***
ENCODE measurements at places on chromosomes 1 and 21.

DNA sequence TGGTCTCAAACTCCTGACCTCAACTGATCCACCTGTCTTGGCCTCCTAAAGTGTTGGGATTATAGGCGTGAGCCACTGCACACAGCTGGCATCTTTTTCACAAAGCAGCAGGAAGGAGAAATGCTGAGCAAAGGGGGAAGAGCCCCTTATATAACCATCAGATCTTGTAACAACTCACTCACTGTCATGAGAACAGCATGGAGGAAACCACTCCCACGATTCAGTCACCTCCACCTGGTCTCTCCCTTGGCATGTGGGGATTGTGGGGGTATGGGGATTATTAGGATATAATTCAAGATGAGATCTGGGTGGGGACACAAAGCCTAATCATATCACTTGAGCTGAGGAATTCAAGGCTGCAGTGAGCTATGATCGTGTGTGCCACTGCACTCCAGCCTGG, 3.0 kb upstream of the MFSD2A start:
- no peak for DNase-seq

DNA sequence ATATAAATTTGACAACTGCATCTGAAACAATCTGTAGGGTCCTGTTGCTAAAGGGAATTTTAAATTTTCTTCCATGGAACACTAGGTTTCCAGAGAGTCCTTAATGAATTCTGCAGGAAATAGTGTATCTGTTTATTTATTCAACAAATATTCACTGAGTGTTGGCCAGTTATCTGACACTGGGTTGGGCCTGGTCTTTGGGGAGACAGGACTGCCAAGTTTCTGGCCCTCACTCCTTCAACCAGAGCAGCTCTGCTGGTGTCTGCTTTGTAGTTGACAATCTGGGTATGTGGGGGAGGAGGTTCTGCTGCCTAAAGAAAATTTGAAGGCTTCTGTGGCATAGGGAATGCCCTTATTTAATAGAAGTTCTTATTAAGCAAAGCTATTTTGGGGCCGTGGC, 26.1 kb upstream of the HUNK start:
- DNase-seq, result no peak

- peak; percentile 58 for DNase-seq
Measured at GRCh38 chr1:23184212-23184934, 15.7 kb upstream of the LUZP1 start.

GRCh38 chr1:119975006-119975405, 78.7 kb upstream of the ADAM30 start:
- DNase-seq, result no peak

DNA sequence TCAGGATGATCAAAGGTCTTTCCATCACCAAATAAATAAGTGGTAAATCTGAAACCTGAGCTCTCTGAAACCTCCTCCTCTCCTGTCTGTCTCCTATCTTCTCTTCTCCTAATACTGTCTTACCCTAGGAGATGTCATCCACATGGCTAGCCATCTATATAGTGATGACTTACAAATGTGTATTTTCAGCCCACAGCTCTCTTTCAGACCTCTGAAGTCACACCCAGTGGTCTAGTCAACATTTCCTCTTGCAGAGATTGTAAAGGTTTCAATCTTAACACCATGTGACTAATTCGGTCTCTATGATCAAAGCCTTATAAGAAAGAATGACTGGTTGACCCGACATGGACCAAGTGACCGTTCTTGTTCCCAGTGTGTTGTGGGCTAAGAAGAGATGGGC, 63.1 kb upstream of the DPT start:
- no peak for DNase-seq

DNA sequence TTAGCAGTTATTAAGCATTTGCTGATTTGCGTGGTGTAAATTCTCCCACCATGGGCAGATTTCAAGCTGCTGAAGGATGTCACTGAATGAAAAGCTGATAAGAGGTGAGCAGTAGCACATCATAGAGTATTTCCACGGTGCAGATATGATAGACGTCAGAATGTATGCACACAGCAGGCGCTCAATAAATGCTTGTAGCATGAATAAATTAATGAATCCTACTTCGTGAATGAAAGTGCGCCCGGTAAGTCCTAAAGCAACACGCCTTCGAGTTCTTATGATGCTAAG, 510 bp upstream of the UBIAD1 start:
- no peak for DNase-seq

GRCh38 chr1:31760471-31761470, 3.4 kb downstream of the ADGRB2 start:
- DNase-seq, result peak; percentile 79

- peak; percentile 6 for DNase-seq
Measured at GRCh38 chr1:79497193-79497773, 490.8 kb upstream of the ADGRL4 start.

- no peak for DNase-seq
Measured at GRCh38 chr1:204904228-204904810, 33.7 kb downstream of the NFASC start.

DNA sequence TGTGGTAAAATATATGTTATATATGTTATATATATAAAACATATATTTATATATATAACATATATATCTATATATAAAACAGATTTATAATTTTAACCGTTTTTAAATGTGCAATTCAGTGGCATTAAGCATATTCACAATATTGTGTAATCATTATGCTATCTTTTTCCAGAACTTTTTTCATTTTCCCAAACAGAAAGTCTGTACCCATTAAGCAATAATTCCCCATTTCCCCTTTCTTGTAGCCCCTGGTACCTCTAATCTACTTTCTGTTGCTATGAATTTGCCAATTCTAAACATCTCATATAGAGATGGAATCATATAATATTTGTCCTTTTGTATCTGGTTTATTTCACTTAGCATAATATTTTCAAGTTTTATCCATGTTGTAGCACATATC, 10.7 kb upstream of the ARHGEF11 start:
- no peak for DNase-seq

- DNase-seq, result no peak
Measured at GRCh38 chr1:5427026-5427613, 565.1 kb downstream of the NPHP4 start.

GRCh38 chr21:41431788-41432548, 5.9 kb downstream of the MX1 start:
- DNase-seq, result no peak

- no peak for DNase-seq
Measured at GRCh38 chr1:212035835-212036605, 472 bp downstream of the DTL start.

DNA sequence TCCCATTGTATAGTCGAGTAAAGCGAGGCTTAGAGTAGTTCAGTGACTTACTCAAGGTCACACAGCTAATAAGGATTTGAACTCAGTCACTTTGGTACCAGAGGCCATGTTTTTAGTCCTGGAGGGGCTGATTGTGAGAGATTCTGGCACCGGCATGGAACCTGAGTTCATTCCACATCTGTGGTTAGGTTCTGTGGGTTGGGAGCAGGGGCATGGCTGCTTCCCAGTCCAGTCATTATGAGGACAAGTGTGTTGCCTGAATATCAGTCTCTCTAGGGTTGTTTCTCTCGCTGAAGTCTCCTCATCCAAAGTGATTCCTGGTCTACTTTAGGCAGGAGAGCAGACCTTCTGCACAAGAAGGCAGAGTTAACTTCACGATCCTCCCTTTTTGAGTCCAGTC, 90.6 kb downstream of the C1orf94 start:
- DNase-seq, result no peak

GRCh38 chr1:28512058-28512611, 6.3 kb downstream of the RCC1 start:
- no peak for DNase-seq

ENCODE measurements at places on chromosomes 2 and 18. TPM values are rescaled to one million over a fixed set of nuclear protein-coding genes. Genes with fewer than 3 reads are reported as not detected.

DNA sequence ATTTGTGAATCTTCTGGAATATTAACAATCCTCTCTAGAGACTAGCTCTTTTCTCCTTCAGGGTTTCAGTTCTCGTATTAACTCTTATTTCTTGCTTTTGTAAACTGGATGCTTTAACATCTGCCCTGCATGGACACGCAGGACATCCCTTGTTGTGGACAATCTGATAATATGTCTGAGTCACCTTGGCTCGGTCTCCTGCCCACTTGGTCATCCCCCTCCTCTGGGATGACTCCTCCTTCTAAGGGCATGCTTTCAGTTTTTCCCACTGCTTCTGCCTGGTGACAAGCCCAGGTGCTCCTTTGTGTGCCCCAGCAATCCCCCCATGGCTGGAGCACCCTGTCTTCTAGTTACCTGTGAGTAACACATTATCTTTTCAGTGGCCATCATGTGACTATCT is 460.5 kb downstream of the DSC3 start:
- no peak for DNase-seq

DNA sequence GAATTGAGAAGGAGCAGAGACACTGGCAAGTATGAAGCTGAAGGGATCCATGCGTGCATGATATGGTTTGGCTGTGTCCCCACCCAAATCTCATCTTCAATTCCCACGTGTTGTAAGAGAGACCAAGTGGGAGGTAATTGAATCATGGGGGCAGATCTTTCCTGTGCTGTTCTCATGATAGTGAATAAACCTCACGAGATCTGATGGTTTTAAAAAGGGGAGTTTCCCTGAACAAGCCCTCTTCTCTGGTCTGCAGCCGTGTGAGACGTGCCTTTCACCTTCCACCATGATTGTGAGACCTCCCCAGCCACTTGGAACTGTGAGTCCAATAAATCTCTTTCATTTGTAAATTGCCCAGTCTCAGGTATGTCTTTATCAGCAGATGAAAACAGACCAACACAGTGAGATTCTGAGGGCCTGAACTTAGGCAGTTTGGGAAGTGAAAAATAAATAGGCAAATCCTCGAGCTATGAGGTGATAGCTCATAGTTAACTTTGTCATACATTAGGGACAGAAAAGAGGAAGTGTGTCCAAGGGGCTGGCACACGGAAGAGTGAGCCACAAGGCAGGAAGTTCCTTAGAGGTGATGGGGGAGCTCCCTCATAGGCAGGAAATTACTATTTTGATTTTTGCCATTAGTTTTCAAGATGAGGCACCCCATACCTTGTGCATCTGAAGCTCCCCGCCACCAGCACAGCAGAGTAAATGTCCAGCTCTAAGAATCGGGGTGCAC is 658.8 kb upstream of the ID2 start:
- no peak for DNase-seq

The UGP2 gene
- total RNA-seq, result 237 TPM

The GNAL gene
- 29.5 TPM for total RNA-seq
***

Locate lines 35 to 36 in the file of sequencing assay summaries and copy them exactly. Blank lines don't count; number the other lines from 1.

DNA sequence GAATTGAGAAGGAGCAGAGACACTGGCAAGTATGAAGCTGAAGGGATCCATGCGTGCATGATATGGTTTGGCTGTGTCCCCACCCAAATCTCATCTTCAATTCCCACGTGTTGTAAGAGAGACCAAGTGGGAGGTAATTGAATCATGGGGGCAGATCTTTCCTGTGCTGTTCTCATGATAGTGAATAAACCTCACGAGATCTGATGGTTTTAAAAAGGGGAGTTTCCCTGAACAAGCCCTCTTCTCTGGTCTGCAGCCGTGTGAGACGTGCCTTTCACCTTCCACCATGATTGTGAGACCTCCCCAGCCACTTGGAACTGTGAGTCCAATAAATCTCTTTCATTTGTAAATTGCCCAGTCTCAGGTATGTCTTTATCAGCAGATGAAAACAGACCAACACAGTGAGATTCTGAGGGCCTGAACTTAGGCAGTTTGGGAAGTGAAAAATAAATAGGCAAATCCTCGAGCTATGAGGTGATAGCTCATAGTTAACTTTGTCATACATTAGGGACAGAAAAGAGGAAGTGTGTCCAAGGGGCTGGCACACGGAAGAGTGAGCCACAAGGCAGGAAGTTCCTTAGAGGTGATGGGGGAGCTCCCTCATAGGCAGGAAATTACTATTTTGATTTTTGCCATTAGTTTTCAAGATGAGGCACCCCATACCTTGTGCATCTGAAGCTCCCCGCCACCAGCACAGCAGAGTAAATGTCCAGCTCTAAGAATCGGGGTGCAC is 658.8 kb upstream of the ID2 start:
- no peak for DNase-seq